How do governments justify coercion against their own citizens? Is there any legitimate reason for coercion in a democratic society? HOW THE GOVERNMENT JUSTIFY COERCION AGAINST THEIR OWN CITIZENSInst

How do governments justify coercion against their own citizens? Is there any legitimate reason for coercion in a democratic society?

HOW THE GOVERNMENT JUSTIFY COERCION AGAINST THEIR OWN CITIZENS

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Justification v. Rationalization. Justification involves having something concrete as evidence that most reasonable people will agree gives anyone whatever right to do whatever it is that they are seeking to do or have done. For example: if I come home from work and find my wife in a miserable mood and later find out that she was raped that day but was too upset to talk with me about it some might argue that I was justified in taking a course of action against the man who raped my wife. (This is a true story although not my own) What is rationalization then? Rationalizing involves stretching events and facts (with regard to taking action or reacting to events) beyond that which most people will agree is reasonable. For example: should the above scenario happen to me it might be construed as unreasonable for me to then go on a shooting rampage. It might be perceived as unreasonable that I hunt the man down and do to him what any ex-special forces operative might consider (Lafont,2015)Governments justify their control over their citizens by saying they have a better idea to help improve the quality of life for their citizens. There is a need for those things that are explicit in the United States Constitution. I’m speaking about the specific powers granted to the federal government in that document. We need a Judiciary to resolve disputes and establish justice for innocent citizens. We need Defense to insure that Americans can live and work in a peaceful environment. We need foreign diplomats to continue to build bridges that open lines of communication and establish working relationships with foreign powers so that Americans can feel comfortable doing business abroad and traveling to other countries. Beyond that, is icing? It’s regulation. It’s bureaucracy. It’s more and more control over your life. Although very few politicians are talking about this issue, and it barely gets a blip on the media radar screen, America is on the verge of transforming from a Republic into a Dictatorship. To anyone who has studied history, economics and government America is closer to being a fascist society than we are a Constitutional Republic-Capitalistic society with a strong Democratic tradition. There are many who will deny this just as there were many American Colonists (a full one-third) who denied that we needed a Revolution and another full one-third who actually fought against the Revolution. It was only one-third of the American Colonists who supported an alternate government separate from the King and the Crown. America has always been governed by a minority faction. The same is true today. There are very few people who understand why many leaders in our government are supporting a 31% tax burden (I can show you how you pay that if not more), enormous public indebtedness, open borders, job outsourcing, the disintegration of values and family, the attack on morals and Christianity, an elastic currency system, and lie upon lie that leads to increasingly more bureaucracy and regulation of every aspect of our lives. The Republicans and the Democrats are in bed together because, together, they have created what is reality for Americans today. They are puppets for the most part with very few exceptions. They will do whatever the owners of the Federal Reserve insist upon including everything mentioned above.Congressman Ron Paul is almost the lone exception in Congress. He’s running for President and he is the only sane choice (considering the two major parties) who is a patriot, rather than a puppet, and who has a track record of consistently standing up for freedom, liberty and the United States Constitution.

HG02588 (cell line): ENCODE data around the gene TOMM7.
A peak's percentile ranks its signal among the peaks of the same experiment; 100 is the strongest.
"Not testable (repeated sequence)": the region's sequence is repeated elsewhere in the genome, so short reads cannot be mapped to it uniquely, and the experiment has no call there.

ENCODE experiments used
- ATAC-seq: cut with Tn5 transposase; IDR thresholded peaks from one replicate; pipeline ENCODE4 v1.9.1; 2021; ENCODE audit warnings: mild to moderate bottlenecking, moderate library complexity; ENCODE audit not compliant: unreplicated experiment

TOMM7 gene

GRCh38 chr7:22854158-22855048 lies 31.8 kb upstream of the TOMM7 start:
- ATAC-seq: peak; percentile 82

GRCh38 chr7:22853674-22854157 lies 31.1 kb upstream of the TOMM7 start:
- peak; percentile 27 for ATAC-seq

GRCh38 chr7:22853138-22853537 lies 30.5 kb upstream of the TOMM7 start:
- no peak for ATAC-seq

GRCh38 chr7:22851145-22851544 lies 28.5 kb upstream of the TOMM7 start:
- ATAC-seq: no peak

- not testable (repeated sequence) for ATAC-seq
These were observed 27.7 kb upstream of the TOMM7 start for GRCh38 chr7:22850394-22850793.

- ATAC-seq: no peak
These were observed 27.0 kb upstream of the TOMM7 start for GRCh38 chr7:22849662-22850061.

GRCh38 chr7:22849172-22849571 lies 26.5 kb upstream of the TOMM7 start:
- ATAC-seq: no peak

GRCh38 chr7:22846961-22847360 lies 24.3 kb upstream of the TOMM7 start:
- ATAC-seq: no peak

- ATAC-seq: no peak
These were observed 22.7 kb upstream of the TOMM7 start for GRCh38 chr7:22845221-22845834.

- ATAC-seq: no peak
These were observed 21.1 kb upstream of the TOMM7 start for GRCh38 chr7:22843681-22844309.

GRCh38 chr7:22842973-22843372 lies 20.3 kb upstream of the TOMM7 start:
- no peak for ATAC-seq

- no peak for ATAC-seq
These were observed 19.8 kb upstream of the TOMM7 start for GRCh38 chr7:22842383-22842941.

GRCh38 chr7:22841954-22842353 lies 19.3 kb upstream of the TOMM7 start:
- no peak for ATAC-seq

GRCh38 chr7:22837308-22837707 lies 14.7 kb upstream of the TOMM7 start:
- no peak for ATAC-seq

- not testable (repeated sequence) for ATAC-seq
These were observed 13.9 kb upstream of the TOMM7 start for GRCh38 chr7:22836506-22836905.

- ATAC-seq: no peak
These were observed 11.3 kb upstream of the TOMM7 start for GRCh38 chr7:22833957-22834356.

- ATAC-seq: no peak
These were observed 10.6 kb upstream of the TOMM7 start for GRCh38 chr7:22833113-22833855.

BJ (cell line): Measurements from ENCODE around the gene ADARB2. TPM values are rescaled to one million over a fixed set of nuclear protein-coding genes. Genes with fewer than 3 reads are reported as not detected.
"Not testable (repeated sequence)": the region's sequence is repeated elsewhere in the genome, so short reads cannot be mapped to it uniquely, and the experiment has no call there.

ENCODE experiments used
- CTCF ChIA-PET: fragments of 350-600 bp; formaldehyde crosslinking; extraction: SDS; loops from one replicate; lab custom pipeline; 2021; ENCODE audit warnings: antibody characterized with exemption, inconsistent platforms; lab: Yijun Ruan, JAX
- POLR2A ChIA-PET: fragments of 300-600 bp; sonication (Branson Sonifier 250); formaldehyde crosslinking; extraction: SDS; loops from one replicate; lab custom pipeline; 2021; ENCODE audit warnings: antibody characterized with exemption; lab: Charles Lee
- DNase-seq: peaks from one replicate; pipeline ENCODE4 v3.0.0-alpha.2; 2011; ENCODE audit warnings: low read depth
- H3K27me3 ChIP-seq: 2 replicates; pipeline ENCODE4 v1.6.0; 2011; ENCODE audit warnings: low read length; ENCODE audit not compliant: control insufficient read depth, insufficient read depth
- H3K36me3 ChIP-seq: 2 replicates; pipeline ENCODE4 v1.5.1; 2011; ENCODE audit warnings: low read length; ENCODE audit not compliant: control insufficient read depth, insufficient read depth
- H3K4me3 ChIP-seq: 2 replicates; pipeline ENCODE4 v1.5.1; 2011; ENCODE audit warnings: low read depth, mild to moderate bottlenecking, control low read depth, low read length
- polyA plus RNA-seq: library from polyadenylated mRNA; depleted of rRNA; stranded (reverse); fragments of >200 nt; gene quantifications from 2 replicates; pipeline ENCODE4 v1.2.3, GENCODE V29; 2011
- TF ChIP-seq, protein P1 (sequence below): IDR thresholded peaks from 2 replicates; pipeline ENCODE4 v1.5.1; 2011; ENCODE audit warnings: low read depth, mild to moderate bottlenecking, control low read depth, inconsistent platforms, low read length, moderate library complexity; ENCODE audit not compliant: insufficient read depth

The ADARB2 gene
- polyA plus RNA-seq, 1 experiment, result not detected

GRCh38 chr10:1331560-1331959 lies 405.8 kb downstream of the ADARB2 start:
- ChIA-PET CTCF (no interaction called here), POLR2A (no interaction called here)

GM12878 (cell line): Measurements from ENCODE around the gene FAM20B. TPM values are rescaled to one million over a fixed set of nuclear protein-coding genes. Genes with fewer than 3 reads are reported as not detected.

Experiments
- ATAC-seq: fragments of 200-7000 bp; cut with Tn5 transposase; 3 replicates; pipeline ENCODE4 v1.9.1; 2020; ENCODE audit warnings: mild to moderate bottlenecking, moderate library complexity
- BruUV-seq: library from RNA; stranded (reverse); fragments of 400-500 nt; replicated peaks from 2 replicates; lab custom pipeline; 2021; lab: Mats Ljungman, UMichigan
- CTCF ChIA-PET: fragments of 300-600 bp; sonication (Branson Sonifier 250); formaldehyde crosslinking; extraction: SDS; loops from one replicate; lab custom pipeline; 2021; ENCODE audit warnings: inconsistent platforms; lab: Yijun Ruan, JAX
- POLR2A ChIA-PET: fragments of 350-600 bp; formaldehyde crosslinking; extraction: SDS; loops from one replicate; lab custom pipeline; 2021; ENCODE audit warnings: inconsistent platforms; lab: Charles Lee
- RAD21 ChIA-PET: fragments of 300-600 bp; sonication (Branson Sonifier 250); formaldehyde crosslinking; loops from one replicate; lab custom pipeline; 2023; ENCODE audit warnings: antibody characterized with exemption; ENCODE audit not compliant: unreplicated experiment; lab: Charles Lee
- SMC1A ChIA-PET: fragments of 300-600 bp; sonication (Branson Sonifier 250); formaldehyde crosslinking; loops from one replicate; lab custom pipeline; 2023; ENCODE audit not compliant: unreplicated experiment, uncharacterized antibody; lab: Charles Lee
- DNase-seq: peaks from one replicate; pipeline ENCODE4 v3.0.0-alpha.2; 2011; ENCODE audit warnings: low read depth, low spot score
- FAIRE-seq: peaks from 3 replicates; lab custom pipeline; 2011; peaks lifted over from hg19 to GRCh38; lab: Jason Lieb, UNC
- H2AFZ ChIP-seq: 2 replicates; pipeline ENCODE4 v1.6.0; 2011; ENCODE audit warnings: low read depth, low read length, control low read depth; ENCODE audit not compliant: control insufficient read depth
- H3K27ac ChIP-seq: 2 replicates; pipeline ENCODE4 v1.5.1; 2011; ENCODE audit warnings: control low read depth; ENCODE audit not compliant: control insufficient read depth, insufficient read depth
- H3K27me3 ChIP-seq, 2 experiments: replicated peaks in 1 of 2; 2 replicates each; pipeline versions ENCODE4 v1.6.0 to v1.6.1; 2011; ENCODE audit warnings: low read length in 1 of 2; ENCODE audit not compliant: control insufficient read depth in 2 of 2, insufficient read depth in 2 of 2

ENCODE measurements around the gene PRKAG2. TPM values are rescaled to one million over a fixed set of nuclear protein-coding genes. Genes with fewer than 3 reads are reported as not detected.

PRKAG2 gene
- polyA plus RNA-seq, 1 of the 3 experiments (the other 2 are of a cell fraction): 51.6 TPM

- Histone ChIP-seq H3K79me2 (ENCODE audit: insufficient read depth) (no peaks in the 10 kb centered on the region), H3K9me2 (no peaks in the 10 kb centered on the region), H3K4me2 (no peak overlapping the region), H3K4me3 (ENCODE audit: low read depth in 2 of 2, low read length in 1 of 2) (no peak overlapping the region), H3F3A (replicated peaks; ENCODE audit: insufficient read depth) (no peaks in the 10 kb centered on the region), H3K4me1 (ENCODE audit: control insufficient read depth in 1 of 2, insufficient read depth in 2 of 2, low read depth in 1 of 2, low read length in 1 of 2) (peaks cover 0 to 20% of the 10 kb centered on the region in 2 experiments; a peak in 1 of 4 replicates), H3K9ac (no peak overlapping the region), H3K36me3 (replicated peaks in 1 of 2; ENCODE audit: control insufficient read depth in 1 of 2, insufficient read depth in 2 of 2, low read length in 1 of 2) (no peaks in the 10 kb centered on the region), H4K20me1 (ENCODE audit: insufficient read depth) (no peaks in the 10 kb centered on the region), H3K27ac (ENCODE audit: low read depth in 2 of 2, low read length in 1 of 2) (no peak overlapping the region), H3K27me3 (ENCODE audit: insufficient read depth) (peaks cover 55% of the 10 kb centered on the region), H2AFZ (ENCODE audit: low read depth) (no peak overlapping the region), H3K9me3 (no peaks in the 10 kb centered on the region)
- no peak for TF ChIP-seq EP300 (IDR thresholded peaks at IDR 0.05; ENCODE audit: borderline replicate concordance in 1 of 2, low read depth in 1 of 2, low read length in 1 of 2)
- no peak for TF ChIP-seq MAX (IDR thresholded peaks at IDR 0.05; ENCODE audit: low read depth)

References

Lafont, C. (2015). Deliberation, Participation, and Democratic Legitimacy: Should Deliberative Mini‐publics Shape Public Policy? Journal of Political Philosophy, 23(1), 40-63.

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